Guest Blog: Lucy Spriggs from Ivanhoe Books

Editorial Staff Books

Art historian and writer Lucy Spriggs is the owner of Ivanhoe Books—a Los Angeles-based bookshop specializing in new, rare, and out-of-print books about art and design. She also maintains Ivanhoe’s blog, where she presents selections from her amazing inventory of vintage titles and new arrivals. We asked Spriggs to share her unique eye for art and interiors books in a special list for our readers. Here are her picks:

Modern Furnishings for the Homeby William J. Hennessey (Acanthus Press, 1997)
First issued in 1952 but re-printed in the nineties, this book is a must-have for any mid-century furniture lover. Containing nearly 500 photographs that illustrate around 100 designers—including the work of notable figures such as Edward Wormley, Paul McCobb and Jens Risom—it’s an invaluable resource.

Italy: The New Domestic Landscape
by Emilio Ambasz (Museum of Modern Art, 1972)
Released in conjunction with the MoMA exhibition of the same name, this book is a fantastic overview of Italian design in the 1960s and early 1970s. Several essays by Italian historians and critics but not overly wordy or dense, it is an appealing and accessible book. The cover design, which is a vellum cover with six or seven floating cutouts of objects from the exhibition, is one of my all time favorites!

The Fashion Makers by Barbra Walz (Random House, 1978)
I have a lot of vintage fashion titles, as this is probably my biggest selling genre. The Fashion Makers is undoubtedly one of my personal favorites. It profiles forty-nine American fashion designers in the 1970s, which is a wonderful way to see who has stood the test of time and who has ended up as a flash in the pan. Hilarious photo profiles accompany each designer. Standouts include: Edith Head, Bill Blass, and Lily Daché.

Flair Annual 1953
edited by Fleur Cowles (Random House)
I collect and sell vintage issues of Flair magazine. There were only twelve issues ever made (it folded after a year, in part due to massive production costs) and they are the most exquisite examples of a magazine. The first issue alone had Auden, Cocteau, Lucian Freud, and Tennessee Williams as contributors. This compendium is breathtaking and contains articles such as “The Great Paris Polygot,” “The Human Geography of Chile,” and “The Closed Garden of a Man’s Heart.” It’s a perfect overview of the magazine.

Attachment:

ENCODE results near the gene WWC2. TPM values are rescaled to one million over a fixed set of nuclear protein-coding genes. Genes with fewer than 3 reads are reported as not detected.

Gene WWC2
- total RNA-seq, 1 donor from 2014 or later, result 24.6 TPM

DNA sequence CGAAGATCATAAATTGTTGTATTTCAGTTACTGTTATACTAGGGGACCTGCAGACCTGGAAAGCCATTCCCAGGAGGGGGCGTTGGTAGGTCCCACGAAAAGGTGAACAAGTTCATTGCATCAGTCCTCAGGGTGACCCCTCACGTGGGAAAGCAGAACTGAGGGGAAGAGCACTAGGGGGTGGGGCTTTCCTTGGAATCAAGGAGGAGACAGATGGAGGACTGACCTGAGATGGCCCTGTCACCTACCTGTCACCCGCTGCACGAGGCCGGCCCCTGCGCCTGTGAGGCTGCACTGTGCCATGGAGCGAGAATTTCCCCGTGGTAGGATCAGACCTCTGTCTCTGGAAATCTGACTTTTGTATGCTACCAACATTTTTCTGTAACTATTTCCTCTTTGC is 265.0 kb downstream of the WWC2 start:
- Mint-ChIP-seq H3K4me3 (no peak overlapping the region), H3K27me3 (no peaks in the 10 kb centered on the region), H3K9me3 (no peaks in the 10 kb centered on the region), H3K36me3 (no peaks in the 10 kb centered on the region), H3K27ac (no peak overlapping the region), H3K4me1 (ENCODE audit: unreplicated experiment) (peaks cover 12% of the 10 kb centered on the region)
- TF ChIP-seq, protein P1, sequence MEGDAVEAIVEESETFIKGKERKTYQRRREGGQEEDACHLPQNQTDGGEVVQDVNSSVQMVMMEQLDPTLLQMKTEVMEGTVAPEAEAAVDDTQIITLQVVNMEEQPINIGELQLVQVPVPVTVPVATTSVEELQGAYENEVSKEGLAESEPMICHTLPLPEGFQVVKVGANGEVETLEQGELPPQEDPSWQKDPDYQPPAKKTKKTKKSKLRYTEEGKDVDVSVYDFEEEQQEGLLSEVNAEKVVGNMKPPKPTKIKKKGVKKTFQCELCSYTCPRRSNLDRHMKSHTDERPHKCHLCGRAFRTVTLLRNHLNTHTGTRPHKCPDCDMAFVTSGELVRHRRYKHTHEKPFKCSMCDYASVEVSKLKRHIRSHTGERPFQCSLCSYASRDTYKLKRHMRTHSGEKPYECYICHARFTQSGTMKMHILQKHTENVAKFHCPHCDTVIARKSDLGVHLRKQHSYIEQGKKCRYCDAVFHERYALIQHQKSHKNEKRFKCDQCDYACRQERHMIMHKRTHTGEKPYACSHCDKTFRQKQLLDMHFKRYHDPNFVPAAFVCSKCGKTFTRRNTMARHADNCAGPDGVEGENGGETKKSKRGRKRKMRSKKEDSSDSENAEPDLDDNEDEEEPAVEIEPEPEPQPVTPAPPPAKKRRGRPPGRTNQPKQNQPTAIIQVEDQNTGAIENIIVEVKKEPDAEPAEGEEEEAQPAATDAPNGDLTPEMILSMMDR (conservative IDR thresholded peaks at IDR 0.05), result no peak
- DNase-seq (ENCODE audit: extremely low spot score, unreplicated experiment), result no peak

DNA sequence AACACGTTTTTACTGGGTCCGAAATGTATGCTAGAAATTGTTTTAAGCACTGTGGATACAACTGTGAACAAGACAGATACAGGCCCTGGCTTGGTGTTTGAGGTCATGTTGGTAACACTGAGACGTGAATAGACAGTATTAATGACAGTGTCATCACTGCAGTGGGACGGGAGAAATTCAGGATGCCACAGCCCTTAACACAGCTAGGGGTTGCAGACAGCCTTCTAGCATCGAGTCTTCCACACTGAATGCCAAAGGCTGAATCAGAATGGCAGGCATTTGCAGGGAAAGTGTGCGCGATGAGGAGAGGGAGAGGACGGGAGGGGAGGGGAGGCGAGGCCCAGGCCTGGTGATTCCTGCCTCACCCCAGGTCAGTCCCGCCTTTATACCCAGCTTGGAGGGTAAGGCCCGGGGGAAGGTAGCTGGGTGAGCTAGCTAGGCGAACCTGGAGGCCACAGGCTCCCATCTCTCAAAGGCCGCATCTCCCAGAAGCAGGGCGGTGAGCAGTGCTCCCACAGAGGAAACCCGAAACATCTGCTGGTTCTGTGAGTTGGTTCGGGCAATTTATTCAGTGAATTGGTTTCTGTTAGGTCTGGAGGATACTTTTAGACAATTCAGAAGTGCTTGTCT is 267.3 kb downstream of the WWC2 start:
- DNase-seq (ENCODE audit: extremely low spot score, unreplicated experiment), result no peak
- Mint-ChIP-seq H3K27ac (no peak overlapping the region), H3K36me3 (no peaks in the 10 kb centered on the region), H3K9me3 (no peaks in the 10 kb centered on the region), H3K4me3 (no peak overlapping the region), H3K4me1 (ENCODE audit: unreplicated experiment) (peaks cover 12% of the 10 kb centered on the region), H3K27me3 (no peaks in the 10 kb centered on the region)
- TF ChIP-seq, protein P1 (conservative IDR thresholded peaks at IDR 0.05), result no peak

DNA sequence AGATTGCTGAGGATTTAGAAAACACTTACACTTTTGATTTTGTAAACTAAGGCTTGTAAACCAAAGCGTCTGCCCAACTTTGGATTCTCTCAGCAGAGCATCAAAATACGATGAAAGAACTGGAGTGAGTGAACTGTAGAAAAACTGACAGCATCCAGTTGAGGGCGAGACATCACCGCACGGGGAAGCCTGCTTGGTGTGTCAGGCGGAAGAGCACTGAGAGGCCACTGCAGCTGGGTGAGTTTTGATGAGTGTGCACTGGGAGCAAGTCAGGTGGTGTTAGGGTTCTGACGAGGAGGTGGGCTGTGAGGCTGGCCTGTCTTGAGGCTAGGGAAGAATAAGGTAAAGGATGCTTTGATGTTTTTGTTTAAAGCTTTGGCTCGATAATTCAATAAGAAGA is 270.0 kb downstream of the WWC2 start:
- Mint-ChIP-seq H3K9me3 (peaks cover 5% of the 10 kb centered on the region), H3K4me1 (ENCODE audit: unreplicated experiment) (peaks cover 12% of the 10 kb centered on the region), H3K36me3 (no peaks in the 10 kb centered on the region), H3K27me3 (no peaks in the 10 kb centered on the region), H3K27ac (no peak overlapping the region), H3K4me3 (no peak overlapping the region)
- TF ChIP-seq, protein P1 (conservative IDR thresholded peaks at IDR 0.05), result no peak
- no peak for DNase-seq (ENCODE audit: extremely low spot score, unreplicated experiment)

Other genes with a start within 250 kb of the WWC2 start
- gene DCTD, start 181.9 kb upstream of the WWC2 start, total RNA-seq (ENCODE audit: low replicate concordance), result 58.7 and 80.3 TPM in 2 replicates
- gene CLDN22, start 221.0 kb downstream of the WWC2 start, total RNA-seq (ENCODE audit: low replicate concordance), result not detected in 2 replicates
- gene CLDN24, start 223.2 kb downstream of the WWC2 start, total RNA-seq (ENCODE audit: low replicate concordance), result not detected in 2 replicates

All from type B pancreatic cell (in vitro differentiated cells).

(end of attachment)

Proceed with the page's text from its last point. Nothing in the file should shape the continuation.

Wallflower by Deborah Turbeville (Simon Schuster, 1978)
Deborah Turbeville is an amazing photographer, and this is her seminal book from the 1970s. It’s ethereal and feminine with women in diaphanous gowns wandering about. Her most recent book Casa No Name, which came out earlier this year, is also lovely.

The Power Look At Home: Decorating for Men by Egon Von Fürstenberg (William Morrow and Company, 1980)
From the fly-leaf:  “by Prince Egon Von Fürstenberg, an international authority on matters of taste and elegance.” If you want to become an authority on taste and elegance from the 1980s then this is the book for you! It offers a masculine perspective on interior design, amply illustrated with many color photographs of the bachelor pads of von Fürstenberg’s friends.

Billy Baldwin Remembers by Billy Baldwin (Harcourt Brace Jovanovih, 1974)
Described as a “resplendent memoir” this book really is the bees knees. It features twenty-one projects from Baldwin’s career, recounted in his own inimitable style.

Bonnettstown: A House in Ireland by Andrew Bush (Harry N.  Abrams, 1989)
While hitchhiking across Ireland, photographer Andrew Bush got a ride from the owner of a dilapidated mansion. Returning to visit, he found the owner and three elderly aristocrats living in the mansion, and, before it was modernized by new owners, captured the decaying glamour and beauty of the place.

images from above: “Kar-A-Sutra” from Italy: The New Domestic Landscape; An interior from The Power Look at Home: Decorating for Men; a selection of covers from Flair magazine; Bonnesttstown interior by Andrew Bush.